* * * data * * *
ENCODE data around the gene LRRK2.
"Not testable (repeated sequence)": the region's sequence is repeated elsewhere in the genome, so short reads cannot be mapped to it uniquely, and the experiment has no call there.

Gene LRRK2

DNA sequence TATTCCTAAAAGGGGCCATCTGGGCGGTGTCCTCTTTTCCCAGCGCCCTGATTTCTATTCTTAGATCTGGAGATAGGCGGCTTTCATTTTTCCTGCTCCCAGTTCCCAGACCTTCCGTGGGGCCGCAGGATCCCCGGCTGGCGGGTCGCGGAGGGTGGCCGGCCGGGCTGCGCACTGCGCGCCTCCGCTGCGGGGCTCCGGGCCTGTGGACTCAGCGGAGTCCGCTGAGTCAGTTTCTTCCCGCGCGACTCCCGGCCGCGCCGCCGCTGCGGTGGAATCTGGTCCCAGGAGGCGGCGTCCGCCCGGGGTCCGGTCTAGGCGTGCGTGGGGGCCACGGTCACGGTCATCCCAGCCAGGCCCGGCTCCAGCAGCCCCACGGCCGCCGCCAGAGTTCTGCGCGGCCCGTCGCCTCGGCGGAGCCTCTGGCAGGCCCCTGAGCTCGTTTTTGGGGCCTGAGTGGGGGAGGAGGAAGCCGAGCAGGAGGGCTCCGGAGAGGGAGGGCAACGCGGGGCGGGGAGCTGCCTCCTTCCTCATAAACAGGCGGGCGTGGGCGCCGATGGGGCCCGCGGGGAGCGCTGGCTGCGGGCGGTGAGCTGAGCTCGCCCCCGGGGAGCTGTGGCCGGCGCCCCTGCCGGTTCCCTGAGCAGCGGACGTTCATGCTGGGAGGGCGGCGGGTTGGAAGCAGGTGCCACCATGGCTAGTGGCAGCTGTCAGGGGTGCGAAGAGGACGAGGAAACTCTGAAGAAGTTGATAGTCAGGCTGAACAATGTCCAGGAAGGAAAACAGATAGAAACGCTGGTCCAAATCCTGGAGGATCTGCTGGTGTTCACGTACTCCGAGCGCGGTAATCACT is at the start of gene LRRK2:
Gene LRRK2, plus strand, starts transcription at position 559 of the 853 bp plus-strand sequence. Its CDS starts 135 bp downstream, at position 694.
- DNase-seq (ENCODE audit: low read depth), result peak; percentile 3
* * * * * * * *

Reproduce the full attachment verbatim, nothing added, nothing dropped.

ENCODE data around the gene LRRK2.
"Not testable (repeated sequence)": the region's sequence is repeated elsewhere in the genome, so short reads cannot be mapped to it uniquely, and the experiment has no call there.

Gene LRRK2

DNA sequence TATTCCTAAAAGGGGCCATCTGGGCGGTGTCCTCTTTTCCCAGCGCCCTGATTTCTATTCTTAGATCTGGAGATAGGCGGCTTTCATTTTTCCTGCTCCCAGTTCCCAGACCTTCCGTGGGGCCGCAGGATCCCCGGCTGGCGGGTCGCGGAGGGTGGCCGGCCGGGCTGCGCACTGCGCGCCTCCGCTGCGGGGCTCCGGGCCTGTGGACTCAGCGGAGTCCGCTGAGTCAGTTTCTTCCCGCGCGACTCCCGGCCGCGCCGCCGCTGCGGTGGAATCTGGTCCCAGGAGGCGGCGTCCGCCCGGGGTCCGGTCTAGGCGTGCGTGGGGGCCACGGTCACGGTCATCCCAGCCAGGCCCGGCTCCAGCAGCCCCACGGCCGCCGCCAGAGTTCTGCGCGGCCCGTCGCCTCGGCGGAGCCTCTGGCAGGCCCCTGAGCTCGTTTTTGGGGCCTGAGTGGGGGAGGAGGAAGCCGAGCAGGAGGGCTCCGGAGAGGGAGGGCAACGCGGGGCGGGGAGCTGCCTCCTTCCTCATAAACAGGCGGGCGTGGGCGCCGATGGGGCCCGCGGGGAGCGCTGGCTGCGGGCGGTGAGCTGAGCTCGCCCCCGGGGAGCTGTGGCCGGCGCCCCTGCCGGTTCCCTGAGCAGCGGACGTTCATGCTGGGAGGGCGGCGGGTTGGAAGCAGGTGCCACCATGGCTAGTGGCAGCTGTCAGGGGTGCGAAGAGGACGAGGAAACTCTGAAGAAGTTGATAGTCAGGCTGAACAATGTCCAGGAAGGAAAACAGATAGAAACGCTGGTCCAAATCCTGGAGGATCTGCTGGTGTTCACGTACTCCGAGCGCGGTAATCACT is at the start of gene LRRK2:
Gene LRRK2, plus strand, starts transcription at position 559 of the 853 bp plus-strand sequence. Its CDS starts 135 bp downstream, at position 694.
- DNase-seq (ENCODE audit: low read depth), result peak; percentile 3